The memories we have as children are grossly underestimated. The experiences, people, sayings, jokes, smells, foods, books… it’s really amazing that all of this fits so well as it’s swept under a rug. Until it doesn’t fit, and one by one each memory or book or food grows legs and crawls out, peeking its head out to see if we notice it.
And once you notice it, you can’t not notice it. And then you have to decide what to do with it. Ignore it? Try to shove it back under the rug? Good luck with that, because all the other things under the rug have already spread out a bit more, just like you do when your spouse leaves you and the dog sleeping in the bed. It’s the nature of living things to spread out and take up more space when they can.
So then you have this thing to deal with. You can decide what to do with it. Deal with it immediately? Hold it and inspect it for cracks and lies? Set it on a shelf to collect dust? Whatever it is, your brain has a neural pathway for that, I promise.
My neural pathways have made detours and new paths with lots of gravel and potholes, but new inroads nonetheless.
Upon learning of my impending transition to teaching high school again, I judiciously curated my collection of items I’d acquired over the past four years of teaching elementary. This included a box of books that is now on the floor of my office closet. Many of those books were ones I purchase to have a copy for when I was working on students with the prescribed curricula – books about Biscuit and Little Bear and rocks and Willy Wonka.
Where this overlaps is that many of these books I had on the bookshelf in the nursery in my mind. Anyone who has been on the receiving end of my gifts for their children knows that I am a pusher of literacy. You will read, and you will like it. Or at the very least, know how to do it and use it to your advantage. In teaching elementary students, I found many books I added to the bookshelf in my head. One that was already there was Are You My Mother? by P. D. Eastman.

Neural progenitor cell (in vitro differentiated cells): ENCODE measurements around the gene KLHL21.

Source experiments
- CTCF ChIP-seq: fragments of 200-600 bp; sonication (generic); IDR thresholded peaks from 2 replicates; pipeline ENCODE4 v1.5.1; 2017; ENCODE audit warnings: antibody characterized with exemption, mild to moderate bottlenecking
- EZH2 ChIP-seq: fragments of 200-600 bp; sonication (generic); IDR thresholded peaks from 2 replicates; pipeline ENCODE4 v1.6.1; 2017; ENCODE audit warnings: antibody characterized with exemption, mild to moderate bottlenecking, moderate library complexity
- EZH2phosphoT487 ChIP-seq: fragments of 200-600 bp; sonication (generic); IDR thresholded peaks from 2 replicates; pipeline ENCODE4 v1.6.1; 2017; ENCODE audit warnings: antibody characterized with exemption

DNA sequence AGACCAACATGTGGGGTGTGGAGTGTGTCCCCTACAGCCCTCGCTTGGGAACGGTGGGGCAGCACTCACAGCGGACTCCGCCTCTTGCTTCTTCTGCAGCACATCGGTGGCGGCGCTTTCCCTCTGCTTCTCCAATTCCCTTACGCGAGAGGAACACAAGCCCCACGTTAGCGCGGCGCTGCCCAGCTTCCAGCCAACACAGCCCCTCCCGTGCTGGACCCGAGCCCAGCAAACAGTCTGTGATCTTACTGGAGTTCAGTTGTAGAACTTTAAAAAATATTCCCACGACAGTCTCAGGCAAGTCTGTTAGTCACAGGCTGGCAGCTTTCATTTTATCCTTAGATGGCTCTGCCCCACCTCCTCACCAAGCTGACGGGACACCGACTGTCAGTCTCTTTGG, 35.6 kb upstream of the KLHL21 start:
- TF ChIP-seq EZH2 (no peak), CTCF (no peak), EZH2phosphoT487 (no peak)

And thoughts and memories of this book are what catapulted me into an ugly cry at 6:05 AM after I’d been laying awake for at least an hour and a half. It was triggered by something as innocent as my husband telling the dog to “give your momma a kiss, no not me, I’m not your momma…”
Are You My Mother? is a children’s story about a baby bird that falls out of a tree and thus is separated from his mother. He spends the whole book walking around, trying to find out where his mother is. We can assume that he’s so young that he’s not yet imprinted on his bird mother and maybe this is a reason he’s having trouble figuring out that no, the dog is not his mother. And the boat was not his mother. And so on.
Some descriptions of this book call the baby bird’s wandering “hilarious,” but fuck me if this isn’t one of the saddest books out there. I never realized this sad perspective until the memory of the book came back to me. How sad for the mother and the baby bird to go through this event.
I could not tell you why this was one of my favorite books when I was young, and one of my favorites to introduce my students to (most of them were Spanish-speaking and I had the bilingual edition). I knew who my mother was, and I never questioned it. I was never separated from my mother like this baby bird was. I’m sure there’s more I could explore about being emotionally separated for a period of time.
I wanted to read this to my child. Over and over. To teach them the basic names of certain things, and to indirectly teach them how invert the subject and verb to make a yes/no question (linguist here). I wanted this book to get lots of handprints on the cover and maybe some crayon marks throughout. I wanted this book to have a wobbly name amateurly written inside the front cover.
So yet again in this journey that I 0/10 would not recommend to anyone I have found something else to mourn. For awhile I could hold off on it because I was sharing books with my young students, and sending books like this to nieces, nephews, and niblings. Most of the children in my life are getting older and ready for novels and fantasy stories and maybe poetry compilations. I have so many books to share and nowhere for them to go, except a box in my office closet. At least they’re not under the rug anymore.